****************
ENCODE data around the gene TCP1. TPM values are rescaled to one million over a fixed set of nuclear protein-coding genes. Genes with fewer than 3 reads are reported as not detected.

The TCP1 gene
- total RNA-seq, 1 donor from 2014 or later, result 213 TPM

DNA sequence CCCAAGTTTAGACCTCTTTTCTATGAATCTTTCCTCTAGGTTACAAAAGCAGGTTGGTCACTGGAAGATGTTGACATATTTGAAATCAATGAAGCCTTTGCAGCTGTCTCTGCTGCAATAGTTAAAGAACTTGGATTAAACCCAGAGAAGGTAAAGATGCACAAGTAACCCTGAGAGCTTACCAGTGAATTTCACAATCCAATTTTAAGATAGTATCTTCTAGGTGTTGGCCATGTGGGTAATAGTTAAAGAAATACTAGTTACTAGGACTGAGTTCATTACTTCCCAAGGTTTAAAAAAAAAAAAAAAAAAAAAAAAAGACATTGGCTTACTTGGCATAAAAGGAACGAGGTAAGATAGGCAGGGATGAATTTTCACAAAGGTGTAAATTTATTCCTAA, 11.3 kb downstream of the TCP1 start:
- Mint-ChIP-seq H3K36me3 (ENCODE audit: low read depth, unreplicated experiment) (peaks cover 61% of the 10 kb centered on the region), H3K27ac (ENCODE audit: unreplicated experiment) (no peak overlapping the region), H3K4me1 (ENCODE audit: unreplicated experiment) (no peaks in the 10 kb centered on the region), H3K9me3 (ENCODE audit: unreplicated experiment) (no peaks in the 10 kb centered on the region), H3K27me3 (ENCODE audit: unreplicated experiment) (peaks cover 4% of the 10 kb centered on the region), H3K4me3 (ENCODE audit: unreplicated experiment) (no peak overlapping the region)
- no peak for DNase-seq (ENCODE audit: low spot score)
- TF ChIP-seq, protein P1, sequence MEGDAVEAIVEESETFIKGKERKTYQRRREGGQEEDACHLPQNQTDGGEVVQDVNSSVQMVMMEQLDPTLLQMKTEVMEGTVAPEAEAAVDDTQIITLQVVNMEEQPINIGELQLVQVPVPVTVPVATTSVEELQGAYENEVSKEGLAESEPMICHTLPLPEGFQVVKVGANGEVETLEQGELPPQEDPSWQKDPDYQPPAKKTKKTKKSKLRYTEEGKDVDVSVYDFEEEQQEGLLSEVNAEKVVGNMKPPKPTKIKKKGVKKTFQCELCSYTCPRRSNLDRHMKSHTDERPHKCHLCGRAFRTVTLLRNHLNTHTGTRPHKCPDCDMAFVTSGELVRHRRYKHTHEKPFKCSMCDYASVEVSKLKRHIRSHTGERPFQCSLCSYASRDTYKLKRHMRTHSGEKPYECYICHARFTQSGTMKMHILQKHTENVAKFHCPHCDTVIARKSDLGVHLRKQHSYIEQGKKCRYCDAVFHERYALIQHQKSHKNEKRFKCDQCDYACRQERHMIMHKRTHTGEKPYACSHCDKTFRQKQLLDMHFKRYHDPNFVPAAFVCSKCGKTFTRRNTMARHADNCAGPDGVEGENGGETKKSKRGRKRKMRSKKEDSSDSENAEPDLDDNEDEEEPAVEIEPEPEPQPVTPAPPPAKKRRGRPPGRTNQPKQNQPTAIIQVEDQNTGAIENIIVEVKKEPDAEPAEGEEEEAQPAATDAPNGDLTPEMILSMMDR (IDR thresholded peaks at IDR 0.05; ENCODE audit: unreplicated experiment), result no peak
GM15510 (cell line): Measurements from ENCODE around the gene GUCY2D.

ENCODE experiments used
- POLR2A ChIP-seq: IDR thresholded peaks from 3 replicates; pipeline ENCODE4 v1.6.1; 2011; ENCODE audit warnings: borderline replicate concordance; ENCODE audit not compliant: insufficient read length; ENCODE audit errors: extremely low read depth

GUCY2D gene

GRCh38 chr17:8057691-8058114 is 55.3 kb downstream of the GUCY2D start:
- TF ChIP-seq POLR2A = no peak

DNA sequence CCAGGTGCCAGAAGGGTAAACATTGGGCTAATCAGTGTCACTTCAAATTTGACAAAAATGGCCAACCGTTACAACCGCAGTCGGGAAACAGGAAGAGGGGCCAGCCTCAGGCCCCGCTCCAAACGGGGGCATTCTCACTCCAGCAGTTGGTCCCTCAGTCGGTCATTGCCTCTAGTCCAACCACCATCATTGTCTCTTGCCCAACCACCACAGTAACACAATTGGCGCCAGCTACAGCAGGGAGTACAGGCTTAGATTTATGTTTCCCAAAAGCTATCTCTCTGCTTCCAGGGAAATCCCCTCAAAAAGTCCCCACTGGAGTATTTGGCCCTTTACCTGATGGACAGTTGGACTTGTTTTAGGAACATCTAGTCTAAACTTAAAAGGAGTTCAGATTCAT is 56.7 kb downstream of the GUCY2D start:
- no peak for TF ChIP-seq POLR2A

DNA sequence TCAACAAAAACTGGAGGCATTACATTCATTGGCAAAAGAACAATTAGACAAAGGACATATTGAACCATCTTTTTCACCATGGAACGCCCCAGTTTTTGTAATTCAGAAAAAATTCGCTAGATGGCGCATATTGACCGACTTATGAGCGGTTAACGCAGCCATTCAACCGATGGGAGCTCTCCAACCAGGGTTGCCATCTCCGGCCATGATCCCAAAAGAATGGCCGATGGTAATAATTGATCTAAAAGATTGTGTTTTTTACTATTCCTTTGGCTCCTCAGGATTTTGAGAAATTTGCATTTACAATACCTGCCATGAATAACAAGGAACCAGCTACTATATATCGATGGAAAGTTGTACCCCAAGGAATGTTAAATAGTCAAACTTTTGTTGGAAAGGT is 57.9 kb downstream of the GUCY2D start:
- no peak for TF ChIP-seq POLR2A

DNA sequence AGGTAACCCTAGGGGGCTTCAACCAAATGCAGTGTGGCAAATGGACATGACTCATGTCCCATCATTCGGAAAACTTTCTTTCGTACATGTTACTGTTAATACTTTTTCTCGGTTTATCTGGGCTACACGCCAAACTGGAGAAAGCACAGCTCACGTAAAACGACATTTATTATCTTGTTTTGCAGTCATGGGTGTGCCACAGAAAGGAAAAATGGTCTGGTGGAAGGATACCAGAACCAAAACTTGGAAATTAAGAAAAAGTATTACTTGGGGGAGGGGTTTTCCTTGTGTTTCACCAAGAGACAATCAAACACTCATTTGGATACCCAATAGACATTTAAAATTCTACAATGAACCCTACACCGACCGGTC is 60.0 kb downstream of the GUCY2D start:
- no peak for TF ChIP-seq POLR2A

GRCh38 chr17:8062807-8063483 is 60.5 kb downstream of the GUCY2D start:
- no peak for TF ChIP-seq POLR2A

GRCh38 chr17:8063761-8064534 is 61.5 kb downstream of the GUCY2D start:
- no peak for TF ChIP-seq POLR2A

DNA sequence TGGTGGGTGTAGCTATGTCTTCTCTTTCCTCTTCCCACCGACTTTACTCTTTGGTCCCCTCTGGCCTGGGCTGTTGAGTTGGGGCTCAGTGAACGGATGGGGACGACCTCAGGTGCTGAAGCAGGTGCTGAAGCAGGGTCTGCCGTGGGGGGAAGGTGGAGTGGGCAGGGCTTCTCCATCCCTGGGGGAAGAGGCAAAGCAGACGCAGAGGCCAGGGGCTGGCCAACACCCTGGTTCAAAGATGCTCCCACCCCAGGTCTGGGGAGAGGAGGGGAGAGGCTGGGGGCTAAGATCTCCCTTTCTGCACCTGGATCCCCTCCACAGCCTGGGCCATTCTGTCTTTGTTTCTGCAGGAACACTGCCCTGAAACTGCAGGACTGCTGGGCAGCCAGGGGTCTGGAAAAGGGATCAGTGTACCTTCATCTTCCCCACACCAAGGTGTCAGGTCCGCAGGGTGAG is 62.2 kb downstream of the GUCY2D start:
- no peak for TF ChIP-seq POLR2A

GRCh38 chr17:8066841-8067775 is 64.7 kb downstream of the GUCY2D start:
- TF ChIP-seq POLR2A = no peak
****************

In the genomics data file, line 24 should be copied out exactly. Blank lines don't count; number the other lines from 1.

DNA sequence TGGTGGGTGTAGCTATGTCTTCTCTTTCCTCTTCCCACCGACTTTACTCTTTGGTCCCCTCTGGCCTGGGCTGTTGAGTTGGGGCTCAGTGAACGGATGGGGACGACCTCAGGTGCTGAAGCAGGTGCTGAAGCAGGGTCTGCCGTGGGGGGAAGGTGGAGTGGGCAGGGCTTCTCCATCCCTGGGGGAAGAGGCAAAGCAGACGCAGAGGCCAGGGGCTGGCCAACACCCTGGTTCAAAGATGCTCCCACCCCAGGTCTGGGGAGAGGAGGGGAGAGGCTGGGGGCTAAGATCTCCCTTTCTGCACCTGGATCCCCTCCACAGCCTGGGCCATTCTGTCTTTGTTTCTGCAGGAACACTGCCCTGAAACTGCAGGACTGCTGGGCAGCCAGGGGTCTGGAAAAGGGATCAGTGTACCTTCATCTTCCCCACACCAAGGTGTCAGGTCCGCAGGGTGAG is 62.2 kb downstream of the GUCY2D start: